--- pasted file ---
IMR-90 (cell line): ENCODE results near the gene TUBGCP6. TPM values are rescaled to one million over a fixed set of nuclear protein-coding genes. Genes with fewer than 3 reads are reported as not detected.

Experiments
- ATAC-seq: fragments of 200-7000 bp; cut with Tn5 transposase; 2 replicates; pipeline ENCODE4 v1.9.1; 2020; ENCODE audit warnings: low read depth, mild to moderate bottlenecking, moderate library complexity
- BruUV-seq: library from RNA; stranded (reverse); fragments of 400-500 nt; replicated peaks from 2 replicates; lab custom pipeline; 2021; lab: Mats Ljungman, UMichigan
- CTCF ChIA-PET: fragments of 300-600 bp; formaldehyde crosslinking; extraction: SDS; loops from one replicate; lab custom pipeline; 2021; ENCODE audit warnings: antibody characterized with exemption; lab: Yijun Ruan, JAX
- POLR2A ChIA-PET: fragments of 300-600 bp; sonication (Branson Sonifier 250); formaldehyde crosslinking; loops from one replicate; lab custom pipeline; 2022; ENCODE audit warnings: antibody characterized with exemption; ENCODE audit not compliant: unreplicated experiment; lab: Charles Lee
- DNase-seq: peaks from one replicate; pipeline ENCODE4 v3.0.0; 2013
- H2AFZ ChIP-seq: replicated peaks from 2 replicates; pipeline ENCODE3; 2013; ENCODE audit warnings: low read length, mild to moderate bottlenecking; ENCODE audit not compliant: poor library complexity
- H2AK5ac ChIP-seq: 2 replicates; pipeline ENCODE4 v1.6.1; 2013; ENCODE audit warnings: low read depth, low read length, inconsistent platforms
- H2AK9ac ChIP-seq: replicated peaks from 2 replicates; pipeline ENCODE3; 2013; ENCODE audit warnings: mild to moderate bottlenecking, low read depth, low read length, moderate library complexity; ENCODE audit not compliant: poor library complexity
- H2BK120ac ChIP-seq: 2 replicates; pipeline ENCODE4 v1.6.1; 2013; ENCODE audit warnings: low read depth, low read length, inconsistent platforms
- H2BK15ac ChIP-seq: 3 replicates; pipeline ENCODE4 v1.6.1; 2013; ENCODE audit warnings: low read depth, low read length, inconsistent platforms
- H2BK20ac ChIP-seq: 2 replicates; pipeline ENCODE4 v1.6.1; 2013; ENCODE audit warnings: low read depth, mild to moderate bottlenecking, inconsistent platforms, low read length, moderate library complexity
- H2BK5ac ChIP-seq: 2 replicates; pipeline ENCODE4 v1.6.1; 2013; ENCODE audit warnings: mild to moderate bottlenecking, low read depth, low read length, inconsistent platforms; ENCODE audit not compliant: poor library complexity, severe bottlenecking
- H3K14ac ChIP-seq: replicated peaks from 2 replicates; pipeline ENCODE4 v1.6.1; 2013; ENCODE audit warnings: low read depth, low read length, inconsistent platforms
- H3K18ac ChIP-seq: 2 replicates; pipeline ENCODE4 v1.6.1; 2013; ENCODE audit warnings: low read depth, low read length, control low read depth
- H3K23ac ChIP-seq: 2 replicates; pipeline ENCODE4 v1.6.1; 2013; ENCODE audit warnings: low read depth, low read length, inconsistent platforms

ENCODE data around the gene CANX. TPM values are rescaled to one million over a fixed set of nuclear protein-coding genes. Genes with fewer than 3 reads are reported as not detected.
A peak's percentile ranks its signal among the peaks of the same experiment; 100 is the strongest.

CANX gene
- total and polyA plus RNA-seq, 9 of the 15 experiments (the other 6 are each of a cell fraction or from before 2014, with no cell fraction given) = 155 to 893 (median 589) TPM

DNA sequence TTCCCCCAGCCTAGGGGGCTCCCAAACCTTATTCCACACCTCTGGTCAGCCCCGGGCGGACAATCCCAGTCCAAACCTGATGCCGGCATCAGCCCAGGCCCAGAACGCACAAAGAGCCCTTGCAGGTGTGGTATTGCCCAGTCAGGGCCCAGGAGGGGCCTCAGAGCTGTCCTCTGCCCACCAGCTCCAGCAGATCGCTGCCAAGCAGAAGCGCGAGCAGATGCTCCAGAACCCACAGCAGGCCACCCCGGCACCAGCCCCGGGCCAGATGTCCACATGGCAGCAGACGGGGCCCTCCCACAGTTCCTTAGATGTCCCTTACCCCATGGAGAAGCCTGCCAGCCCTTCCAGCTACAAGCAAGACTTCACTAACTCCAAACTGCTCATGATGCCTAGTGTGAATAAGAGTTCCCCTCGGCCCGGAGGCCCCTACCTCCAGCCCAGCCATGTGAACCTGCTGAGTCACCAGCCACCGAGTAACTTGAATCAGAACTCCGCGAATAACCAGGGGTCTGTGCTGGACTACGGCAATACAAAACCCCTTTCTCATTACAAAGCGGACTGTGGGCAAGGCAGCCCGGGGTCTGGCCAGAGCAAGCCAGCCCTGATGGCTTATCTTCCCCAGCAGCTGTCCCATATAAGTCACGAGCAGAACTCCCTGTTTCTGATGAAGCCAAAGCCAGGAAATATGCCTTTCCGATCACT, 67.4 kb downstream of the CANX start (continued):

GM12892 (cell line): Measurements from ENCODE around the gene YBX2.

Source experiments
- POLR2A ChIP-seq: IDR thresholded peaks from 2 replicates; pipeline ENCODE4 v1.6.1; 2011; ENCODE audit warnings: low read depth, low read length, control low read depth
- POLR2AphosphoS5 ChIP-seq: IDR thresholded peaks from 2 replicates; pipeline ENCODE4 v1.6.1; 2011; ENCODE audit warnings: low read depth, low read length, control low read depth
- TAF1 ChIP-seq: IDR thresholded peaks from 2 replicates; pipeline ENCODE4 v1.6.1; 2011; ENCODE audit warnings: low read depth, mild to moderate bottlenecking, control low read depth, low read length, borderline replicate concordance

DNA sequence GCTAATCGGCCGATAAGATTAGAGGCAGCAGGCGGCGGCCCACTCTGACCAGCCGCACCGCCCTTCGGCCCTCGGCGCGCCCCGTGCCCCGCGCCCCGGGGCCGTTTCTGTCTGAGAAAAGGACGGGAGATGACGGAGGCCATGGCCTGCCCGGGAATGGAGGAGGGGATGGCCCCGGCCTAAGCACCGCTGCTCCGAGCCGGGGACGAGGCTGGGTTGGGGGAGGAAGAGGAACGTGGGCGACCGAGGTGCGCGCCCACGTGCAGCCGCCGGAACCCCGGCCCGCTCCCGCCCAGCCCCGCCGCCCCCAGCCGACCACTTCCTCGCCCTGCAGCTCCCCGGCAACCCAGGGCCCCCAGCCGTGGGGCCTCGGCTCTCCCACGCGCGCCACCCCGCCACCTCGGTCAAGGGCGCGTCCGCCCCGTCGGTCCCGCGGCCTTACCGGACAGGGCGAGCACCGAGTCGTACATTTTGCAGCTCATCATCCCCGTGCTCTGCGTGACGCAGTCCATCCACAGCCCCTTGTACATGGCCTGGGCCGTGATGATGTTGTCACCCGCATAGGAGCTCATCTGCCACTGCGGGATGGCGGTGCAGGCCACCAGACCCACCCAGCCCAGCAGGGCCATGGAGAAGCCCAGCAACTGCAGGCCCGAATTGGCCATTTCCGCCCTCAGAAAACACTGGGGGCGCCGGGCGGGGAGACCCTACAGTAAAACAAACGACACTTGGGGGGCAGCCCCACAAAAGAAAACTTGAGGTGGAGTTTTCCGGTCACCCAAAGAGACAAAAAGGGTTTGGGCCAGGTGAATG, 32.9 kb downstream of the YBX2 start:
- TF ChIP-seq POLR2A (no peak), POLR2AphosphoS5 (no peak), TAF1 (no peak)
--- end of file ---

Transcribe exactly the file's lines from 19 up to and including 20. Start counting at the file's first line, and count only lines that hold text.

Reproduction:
A peak's percentile ranks its signal among the peaks of the same experiment; 100 is the strongest.

CANX gene